2 A reference to Saint Augustine of Hippo’s De civitas Dei contra paganos (The City of God against the Pagans, c. 1470).
3 Freiheit’: ‘freedom’. The German word for freedom, which features especially heavily in the sixth leaflet, in the phrase ‘Freiheit und Ehre’ (‘freedom and honour’). The repetition makes this something of a rallying call, as the White Rose call for the freedom of the individual. They imply that the love of freedom is intrinsically German, evoking a German literary and philosophical tradition which includes Goethe and Kant. Goethe’s famous knight-hero in his play Götz von Berlichingen (1773) embodies these values, refusing to bow to an unjust authority and fighting to protect German independence. Götz dies in prison with the last word ‘Freiheit’. Hans Scholl’s last words were ‘Es lebe die Freiheit!’ (‘Long live freedom!’).
4 The German makes direct reference to a parabolic curve (‘gleich einer parabolischen Kurve’) where any point is at an equal distance from a fixed point and a fixed straight line.
5 Here the word ‘Unstaat’ is used. ‘Staat’ broadly corresponds to the English ‘state’ with more emphasis on the mechanism of government (as in the adjectival sense of ‘state’ in ‘state pension’, for example). It can also refer to the nation as a whole. Here it has frequently been translated as ‘state’ or ‘government’, in the latter case often for clarity, and to avoid the ambiguity of the English, where state can also mean ‘condition’. Two ‘untranslatable’ cases in the pamphlets are ‘Unstaat’ in the third pamphlet and ‘Terrorstaat’ in the fourth, which have been rendered as ‘false state’ and ‘terror state’ respectively. ‘Unstaat’ is somewhat stronger than ‘false state’, as the German prefix Un- can also be applied to nouns to denote an antithesis: the noun ‘Unheil’, for example, meaning evil, calamity or affliction, comprises the prefix and the noun ‘Heil’, meaning spiritual or physical wellbeing. As such, ‘Unstaat’ indicates that the Nazi regime is not only ‘false’, but also antithetical to what it should mean to be a state.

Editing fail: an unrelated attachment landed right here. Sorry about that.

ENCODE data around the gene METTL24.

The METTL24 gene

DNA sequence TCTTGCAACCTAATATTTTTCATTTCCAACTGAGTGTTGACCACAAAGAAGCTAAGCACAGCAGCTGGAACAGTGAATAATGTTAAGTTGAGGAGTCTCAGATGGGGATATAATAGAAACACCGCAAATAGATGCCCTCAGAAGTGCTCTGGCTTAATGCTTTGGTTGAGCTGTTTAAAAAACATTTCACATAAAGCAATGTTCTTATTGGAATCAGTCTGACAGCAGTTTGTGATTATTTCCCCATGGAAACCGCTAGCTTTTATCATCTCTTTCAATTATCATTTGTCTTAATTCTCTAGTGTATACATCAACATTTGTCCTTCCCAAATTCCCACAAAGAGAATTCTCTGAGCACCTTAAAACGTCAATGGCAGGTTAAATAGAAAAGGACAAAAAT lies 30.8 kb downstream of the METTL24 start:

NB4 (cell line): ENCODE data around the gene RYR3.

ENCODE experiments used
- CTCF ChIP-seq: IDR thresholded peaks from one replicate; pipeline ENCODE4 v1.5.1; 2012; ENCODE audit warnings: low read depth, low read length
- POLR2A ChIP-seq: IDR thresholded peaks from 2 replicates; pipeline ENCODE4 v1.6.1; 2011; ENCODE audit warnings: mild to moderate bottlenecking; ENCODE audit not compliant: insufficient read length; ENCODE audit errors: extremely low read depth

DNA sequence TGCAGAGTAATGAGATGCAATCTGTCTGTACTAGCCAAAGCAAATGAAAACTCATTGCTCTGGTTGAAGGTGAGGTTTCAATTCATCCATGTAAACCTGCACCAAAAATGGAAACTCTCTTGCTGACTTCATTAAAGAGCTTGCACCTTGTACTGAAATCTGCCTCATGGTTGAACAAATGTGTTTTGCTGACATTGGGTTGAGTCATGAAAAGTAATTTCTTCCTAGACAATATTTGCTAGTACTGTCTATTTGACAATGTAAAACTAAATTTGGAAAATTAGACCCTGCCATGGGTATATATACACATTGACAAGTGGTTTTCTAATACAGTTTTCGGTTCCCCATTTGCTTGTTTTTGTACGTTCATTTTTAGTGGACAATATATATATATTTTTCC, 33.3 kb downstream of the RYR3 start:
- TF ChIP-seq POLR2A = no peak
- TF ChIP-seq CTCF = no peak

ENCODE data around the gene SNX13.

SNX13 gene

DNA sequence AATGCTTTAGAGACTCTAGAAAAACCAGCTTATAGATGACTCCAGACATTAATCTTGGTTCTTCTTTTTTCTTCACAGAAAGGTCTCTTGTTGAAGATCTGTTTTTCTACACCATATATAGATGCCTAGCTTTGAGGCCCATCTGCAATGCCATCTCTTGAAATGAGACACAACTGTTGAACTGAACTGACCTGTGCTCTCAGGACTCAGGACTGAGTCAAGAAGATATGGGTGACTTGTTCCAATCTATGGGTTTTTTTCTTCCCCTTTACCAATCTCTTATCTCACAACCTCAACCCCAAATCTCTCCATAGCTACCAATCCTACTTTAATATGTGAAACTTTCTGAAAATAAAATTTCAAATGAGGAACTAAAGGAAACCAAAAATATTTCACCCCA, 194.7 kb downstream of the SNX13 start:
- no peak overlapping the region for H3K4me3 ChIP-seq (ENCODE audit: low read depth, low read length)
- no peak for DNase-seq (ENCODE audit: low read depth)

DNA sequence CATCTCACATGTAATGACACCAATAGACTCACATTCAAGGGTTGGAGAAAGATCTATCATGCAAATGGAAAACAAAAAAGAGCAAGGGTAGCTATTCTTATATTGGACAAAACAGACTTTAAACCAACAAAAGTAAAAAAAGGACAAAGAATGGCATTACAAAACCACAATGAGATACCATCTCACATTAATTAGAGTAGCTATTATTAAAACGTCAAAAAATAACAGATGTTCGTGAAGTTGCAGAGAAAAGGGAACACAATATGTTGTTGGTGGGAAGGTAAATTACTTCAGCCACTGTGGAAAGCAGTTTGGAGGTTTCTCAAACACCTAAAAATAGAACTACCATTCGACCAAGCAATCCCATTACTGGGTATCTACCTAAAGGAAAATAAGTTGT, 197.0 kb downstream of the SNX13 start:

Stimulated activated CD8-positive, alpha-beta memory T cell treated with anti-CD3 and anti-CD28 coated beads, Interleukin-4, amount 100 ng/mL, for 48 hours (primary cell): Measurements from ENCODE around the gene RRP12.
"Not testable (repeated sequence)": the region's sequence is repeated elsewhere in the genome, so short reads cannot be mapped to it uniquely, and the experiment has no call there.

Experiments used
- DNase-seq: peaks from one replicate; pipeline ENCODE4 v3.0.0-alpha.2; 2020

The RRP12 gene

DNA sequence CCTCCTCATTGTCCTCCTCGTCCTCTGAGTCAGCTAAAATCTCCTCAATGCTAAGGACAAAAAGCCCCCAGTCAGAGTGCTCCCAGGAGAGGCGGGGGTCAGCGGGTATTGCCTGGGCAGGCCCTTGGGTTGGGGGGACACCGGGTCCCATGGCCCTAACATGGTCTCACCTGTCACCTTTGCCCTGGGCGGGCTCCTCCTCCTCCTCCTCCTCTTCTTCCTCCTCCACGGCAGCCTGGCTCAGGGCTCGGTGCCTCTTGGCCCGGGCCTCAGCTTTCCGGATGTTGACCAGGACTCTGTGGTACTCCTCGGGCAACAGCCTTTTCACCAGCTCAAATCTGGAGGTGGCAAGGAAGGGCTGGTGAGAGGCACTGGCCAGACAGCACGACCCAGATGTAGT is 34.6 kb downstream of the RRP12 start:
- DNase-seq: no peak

6 ‘Volk’: a term meaning ‘nation’ or ‘people’ originally used by the nationalist völkisch movement, which had its roots in the late nineteenth century and resurfaced after the First World War in opposition to liberal democracy under the Weimar Republic. The movement’s racist and anti-semitic attitudes and its ideal of the creation of a nation state based on a supposed common German ethnicity strongly influenced National Socialist racial ideology. The National Socialists used ‘Das deutsche Volk’ as an umbrella term for everybody whom they considered to be ‘ethnically German’, including those who lived outside of Germany.
7 The colour brown had been associated with the Nazis since the 1920s, when Hitler’s Munich-based militia, the ‘Sturmabteilung’ (‘Storm Detachment’), wore brown shirts as their uniform. Even after much of the ‘Sturmabteilung’ was purged by the SS in the ‘Night of the Long Knives’ in June 1934, the use of the word ‘brown’ as a shorthand for ‘Nazi’ or ‘fascist’ persisted.